Evaluating the February 2013 Blizzard with the Regional Snowfall Index
A massive blizzard hit the Northeast February 9–11, 2013 bringing more than 2.5 feet of snow to some areas, which left thousands of people without power and stranded countless airline passengers. This blizzard rated 3 out of 5 on the Regional Snowfall Index (RSI) scale according to preliminary observations through 7:00 AM Sunday, February 10. (We will continue to update these statistics as more station data become available.) While the area impacted by this storm was less than many other major storms, the heaviest snowfall landed in more densely populated areas, making it a “major “storm in the RSI categories. Over 49,000 people across 192 square miles saw 30 inches of snow or more as a result of this storm.
NCDC produces the RSI for significant snowstorms that impact the eastern two-thirds of the United States. The RSI uses the area and amount of snowfall from land-based stations combined with the population in the affected area to rank snowstorm impacts on a scale from 1 to 5, similar to the Fujita scale for tornadoes or the Saffir-Simpson scale for hurricanes.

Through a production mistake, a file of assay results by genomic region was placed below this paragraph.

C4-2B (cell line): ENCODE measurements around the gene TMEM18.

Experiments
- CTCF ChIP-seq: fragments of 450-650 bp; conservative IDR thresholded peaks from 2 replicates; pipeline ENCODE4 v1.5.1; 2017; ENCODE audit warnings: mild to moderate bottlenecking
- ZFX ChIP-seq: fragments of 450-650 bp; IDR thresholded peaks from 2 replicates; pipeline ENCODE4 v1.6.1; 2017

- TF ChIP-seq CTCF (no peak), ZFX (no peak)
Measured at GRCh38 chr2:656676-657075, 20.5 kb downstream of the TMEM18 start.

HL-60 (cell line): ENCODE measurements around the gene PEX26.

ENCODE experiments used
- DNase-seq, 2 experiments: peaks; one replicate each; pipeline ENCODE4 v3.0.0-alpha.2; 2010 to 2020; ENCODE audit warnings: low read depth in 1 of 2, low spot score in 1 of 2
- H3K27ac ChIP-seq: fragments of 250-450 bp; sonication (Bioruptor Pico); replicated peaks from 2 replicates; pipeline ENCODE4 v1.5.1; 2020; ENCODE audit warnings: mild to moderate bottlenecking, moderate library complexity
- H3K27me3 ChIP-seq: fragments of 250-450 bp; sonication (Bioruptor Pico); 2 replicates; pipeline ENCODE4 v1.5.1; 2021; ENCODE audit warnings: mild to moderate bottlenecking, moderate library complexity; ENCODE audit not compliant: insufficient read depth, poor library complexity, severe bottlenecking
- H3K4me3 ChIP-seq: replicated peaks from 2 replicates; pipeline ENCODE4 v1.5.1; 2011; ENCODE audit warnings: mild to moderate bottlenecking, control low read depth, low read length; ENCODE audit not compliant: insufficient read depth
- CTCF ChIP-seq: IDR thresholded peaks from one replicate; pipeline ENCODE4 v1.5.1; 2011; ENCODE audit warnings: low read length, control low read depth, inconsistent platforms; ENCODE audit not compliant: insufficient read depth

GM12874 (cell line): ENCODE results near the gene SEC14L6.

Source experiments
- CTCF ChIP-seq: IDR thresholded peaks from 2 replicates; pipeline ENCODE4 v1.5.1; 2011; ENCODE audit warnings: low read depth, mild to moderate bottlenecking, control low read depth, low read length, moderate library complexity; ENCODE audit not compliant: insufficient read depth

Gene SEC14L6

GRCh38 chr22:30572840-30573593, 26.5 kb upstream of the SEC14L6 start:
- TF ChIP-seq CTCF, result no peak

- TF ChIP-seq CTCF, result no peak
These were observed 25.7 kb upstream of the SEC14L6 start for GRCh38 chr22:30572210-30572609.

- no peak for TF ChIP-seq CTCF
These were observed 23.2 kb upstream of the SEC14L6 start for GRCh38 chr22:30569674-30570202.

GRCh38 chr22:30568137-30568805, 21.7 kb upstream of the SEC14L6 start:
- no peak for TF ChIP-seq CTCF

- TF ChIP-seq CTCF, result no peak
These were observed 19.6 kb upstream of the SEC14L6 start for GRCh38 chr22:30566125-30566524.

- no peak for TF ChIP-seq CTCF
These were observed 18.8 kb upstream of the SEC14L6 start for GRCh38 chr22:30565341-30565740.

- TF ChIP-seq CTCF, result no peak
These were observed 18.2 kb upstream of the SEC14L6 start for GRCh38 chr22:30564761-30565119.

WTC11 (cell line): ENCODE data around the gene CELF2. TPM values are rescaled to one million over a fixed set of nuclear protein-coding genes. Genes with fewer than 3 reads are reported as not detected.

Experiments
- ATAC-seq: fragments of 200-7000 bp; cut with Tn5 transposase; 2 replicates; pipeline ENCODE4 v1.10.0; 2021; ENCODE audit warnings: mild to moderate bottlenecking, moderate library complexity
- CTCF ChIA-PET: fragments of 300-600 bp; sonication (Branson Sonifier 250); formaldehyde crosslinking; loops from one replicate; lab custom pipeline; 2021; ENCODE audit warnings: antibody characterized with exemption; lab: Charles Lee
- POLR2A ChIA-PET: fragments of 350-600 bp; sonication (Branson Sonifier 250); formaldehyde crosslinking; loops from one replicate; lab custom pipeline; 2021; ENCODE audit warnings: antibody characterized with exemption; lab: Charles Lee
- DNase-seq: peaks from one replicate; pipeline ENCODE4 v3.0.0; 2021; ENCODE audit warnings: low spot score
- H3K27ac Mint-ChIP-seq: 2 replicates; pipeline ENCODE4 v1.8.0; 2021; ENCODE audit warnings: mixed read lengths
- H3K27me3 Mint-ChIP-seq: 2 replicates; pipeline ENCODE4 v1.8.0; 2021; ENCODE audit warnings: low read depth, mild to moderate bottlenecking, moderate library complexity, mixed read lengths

NCDC has analyzed and assigned RSI values to over 560 storms as far back as 1900, and new storms are added as they occur. This range of values allows the RSI to put the regional impacts of snowstorms into a century-scale historical perspective. The index is useful for the media, emergency managers, the public, and others who wish to compare regional impacts between different snowstorms.
The RSI and Societal Impacts Section provides the regional RSI values for particular storms as well as the area and population of snowfall for those storms. The area and population are cumulative values above thresholds specific to the snowfall climatology of each region. For example, the thresholds for the Southeast are 2, 5, 10, and 15 inches of snowfall while the thresholds for the Northeast are 4, 10, 20, and 30 inches of snowfall.